1) Lynch Syndrome (Hereditary Nonpolyposis Colorectal Carcinoma – HNPCC) is a Autosomal Dominant disorder caused by germline mutations in DNA mismatch repair (MMR) genes MLH1, MSH2, MSH6 or PMS2 and most often predisposes to colorectal cancer. Patients with Lynch Syndrome also have a 9-11 fold increase in the risk for pancreatic cancer. Consider testing for MSI and/or MMR for patients with locally advanced or metastatic pancreatic adenocarcinoma.

2) BRCA1/2 mutations have been detected in 4-7% of patients with pancreatic cancer, with a 2-6 fold increase in risk, associated with these mutations. These patients tend to be younger. Among pancreatic cancer patients with Ashkenazi Jewish ancestry, the prevalence of BRCA1/2 mutations is 6-19%, with mutations more common for BRCA2.

3) Mutations in Fanconi Anemia/BRCA pathway genes including PALB, FANCC and FANCG have also been identified as increasing pancreatic cancer risk.

4) Germline mutations in ATM gene has been identified in approximately 4% of individuals with familial pancreatic cancer.

5) Germline mutations in STK11 gene resulting in Peutz-Jeghers syndrome (associated with GI polyps) increases the risk of developing pancreatic cancer 132 fold. In approximately 5% of pancreatic cancers, somatic mutations in STK11 has been noted.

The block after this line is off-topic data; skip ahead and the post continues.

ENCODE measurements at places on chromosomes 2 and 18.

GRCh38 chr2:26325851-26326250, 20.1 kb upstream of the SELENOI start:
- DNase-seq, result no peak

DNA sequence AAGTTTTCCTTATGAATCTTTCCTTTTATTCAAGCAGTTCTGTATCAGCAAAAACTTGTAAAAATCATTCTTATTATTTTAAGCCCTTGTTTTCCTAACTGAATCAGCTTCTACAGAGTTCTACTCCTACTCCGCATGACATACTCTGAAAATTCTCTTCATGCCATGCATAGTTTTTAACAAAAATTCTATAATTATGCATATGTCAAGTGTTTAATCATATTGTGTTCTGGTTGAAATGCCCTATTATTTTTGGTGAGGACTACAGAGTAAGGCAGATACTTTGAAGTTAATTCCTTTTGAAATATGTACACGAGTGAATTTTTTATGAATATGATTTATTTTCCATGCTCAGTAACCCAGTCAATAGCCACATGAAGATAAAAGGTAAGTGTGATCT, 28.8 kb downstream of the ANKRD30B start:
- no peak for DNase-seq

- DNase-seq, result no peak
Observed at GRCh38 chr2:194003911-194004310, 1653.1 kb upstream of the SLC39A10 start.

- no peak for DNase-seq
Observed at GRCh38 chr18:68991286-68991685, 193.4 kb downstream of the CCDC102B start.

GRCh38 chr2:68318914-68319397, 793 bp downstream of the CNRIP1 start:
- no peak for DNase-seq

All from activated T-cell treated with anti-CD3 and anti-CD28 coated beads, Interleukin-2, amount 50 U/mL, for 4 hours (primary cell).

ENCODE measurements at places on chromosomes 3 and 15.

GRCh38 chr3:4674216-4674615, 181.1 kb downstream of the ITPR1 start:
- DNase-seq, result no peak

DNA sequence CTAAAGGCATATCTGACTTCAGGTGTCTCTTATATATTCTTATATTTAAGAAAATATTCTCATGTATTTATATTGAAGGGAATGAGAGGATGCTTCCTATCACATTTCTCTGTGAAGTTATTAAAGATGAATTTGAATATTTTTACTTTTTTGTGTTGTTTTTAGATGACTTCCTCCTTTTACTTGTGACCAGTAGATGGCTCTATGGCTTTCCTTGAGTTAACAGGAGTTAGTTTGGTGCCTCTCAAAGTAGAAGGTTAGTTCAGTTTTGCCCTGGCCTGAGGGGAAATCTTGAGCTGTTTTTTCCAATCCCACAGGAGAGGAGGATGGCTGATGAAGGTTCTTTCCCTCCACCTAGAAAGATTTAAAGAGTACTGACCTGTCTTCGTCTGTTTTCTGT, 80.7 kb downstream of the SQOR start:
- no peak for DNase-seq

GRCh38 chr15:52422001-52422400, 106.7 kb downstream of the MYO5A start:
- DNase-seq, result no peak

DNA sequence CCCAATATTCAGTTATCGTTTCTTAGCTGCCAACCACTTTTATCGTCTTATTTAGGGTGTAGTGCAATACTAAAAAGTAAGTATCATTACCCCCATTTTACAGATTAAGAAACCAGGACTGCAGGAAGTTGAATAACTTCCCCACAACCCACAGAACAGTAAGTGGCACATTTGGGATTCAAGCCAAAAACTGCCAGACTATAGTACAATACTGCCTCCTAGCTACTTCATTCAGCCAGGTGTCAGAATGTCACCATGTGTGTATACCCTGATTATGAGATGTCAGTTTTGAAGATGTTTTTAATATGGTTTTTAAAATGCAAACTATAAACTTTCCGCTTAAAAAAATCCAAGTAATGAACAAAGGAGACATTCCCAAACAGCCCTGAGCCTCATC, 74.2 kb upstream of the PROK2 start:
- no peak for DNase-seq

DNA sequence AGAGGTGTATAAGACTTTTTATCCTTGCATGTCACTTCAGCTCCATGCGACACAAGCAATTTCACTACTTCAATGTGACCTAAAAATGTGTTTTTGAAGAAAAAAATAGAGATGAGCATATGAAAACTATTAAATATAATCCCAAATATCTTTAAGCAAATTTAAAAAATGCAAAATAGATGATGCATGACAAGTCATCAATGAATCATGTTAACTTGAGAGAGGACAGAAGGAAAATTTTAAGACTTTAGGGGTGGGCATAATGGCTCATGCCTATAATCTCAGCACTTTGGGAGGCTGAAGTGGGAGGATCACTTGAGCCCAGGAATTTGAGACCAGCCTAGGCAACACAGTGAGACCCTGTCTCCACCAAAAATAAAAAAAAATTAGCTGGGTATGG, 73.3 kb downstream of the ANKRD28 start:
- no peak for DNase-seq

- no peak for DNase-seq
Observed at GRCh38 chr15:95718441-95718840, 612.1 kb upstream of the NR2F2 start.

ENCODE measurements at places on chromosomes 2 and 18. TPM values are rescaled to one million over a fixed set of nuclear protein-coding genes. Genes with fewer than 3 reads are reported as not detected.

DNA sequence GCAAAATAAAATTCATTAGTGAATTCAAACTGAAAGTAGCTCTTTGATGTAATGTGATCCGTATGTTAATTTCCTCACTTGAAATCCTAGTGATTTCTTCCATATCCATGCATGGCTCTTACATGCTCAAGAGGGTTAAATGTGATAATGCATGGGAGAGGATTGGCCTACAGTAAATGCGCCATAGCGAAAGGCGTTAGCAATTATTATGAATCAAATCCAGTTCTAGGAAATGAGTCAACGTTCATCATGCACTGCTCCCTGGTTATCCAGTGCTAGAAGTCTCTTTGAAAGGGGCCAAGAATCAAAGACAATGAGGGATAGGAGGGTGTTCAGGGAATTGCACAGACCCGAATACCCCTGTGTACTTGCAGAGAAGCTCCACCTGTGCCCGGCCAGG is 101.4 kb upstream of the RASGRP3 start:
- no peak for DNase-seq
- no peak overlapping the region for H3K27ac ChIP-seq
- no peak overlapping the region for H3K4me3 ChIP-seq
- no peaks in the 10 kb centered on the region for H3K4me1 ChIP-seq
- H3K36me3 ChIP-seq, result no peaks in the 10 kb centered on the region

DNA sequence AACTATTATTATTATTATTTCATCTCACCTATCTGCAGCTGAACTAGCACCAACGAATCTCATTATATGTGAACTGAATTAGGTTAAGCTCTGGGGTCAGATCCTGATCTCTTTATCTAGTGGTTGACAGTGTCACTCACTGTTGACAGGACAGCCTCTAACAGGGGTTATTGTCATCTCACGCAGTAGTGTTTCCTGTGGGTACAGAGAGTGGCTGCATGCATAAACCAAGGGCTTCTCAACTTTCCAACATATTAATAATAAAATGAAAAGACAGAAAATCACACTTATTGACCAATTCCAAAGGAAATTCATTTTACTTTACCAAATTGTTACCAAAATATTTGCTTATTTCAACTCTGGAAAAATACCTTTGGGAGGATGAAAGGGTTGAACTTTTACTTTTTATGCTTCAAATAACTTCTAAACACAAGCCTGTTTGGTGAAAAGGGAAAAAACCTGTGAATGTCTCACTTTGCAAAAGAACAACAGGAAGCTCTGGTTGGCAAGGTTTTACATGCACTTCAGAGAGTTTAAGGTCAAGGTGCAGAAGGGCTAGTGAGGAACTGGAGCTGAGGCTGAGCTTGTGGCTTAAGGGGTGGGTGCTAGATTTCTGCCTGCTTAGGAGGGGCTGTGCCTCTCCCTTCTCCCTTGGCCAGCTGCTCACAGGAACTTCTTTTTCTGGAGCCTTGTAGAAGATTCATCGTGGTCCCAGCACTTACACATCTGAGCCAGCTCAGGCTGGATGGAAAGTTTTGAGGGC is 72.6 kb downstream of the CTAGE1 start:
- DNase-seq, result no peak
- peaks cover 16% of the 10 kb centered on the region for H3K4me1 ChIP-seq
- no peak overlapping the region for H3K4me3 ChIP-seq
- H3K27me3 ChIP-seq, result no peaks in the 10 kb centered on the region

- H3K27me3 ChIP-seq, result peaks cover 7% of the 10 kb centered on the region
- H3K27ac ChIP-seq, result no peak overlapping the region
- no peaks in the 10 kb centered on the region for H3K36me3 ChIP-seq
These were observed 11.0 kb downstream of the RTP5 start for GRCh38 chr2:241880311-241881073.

6) Similar to non-hereditary forms of pancreatitis, familial pancreatitis is also associated with increased risk of pancreatic cancer. Those with familial pancreatitis have been noted to have mutations in the PRSS1, SPINK1 and CFTR genes, increasing the risk of developing pancreatic cancer by 26-87 fold.

7) Familial malignant melanoma syndrome, also known as melanoma–pancreatic cancer syndrome or Familial Atypical Multiple Mole Melanoma (FAMMM) syndrome, is associated with a 20-47 fold increased risk of pancreatic cancer. This has been attributed to germline mutation of CDKN2A gene.

Molecular Profiling

Molecular analysis of tumors should be considered for patients with metastatic disease, for treatment guidance

1) In the phase III POLO trial, patients with germline BRCA-mutated metastatic adenocarcinoma of the pancreas, benefited with PARP inhibitor, LYNPARZA® (Olaparib), which when given as frontline maintenance therapy, significantly reduced the risk of disease progression or death, when compared to placebo.